A Nigerian-born T&T resident was placed under quarantine in St Vincent and the Grenadines shortly after his arrival there from Guyana.
Prime Minister Dr Ralph Gonsalves said in a radio interview that the man’s arrival led to the closure of the domestic terminal of the Argyle International Airport (AIA) and the airline, LIAT, was grounded for several hours.
He said Port-of-Spain had initially said that it would not allow the LIAT aircraft to land or the man to deplane. The man, who is married to a T&T national, was turned away from a number of hotels in St Vincent before one decided to allow him to complete his quarantine at their facilities.
The man had left Guyana after having only been in quarantine for seven of the mandatory 14 days after he tested positive for the coronavirus (COVID-19). Gonsalves, who detailed the incident as he gave an update on his government’s plans to deal with the virus, said he was prepared to make his private home available for housing the man if hotel accommodation had not been secured.
Gonsalves said that apparently, the Trinidad-based Caribbean Airlines (CAL), which had flown the man to Guyana, had identified him “as somebody whom they will have to watch because he came in on the flight went to the Guyanese authority and he attempted to leave the night before the last (Friday night) from Guyana on CAL”.
CAL denied the man boarding and at 11:50 pm. Friday, the Trinidadian carrier sent traffic communication to LIAT.
“Normal traffic, not anything heightened, I understand, to indicate that they had stopped this person and he might try to get to Trinidad by LIAT,” Gonsalves said, adding “but LIAT didn’t see that traffic.”
Gonsalves said on Saturday morning, the man boarded a LIAT flight from Guyana to Trinidad, connecting via Barbados and St. Vincent.
“But LIAT only informed us several hours after they began work the morning in Guyana because it takes two hours to go from Guyana to Barbados. You deplane people in Barbados you take on; that’s a 20-minute, half an hour activity. Takes half an hour to come to St. Vincent
“All the passengers, some 40-odd of them deplaned in from St. Vincent, left a few on-board-passengers not only deplaned but cleared Immigration and Customs and persons were cleared to go on to the flight and were on the plane.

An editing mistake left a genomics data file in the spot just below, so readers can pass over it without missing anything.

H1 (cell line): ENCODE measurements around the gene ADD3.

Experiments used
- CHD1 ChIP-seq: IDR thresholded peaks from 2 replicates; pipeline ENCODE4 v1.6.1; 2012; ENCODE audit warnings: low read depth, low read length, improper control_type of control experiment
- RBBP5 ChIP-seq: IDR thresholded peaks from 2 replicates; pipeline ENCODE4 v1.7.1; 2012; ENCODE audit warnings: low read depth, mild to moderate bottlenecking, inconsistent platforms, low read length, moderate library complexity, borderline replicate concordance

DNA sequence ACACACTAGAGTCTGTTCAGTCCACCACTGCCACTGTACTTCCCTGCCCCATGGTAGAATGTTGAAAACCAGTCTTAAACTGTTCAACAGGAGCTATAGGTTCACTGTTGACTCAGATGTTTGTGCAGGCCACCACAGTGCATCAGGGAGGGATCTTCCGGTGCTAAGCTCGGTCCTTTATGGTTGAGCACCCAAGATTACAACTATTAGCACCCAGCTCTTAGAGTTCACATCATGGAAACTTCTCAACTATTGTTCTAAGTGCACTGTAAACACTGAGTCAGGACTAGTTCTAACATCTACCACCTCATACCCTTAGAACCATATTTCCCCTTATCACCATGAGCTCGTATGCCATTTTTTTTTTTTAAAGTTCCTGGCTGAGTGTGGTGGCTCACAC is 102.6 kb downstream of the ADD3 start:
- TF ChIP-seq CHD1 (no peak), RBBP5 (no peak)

“It’s only then we found out. That would have been certainly four and a half, five hours after LIAT began work that morning in Guyana. Obviously that’s unacceptable,” Gonsalves said, adding that Julie Reifer-Jones, LIAT’s chief executive, had accepted this.
Gonsalves said that CAL and LIAT and other airlines have to communicate with each other “in a manner which would show the heightened nature of this issue.”
He said that none of the “40-odd” persons who arrived in St Vincent on the flight had “any symptoms or any travel history, when questioned by the immigration, which would require further action, like, for instance, quarantining.
“But it is the task of our ministry to have to track down 40-something persons,” he said.
Gonsalves said that Director of Airport, Corsel Robertson, took the decision to close the domestic terminal to accommodate the passengers on the LIAT flight, except the Nigerian-Trinidadian, who was placed in an ambulance.
He said that the man will be tested for COVID-19 and remained Vincentians the coronavirus is “a serious problem” but the man had “acted not as responsibly as he should have by breaking his 14-day quarantine” and in light of this, police security has been posted at his hotel.
“The initial reaction from the authorities in Trinidad and Tobago at the airport … was not the best. The reports that I received is that they say that plane will not be coming back to Trinidad,” said Gonsalves, who is chair of LIAT’s shareholder governments.
He said the highest levels of LIAT’s corporate headquarters in Antigua told him that the authorities at the airport in Trinidad were “reported as saying to me that the Trinidadian would not be allowed in.
“So I had to tell him that is fantasy,” Gonsalves said, adding, “You can’t deny a citizen the right to return to his country.”
He said he called Attorney General Faris Al Rawi, who agreed with him.
“But the LIAT plane was still not permitted to enter. Subsequently, the plane was… it might have been this morning that they left or very late last night,” he said.
Gonsalves said he had tried to reach Prime Minister Dr Keith Rowley but was unable to do so because Rowley was “somewhere where the signal and internet facility was not available”. He said he also spoke to Minister of National Security Stuart Young and contacted his Barbadian counterpart, Mia Mottley, who is also chair of Caricom, and Caricom Secretary-General Irwin LaRocque.
LIAT has since issued a statement indicating that it has taken “immediate measures” to ensure the safety of all its stakeholders after it had been “advised” that a passenger who travelled on one of its services has subsequently tested positive for the coronavirus (COVID-19).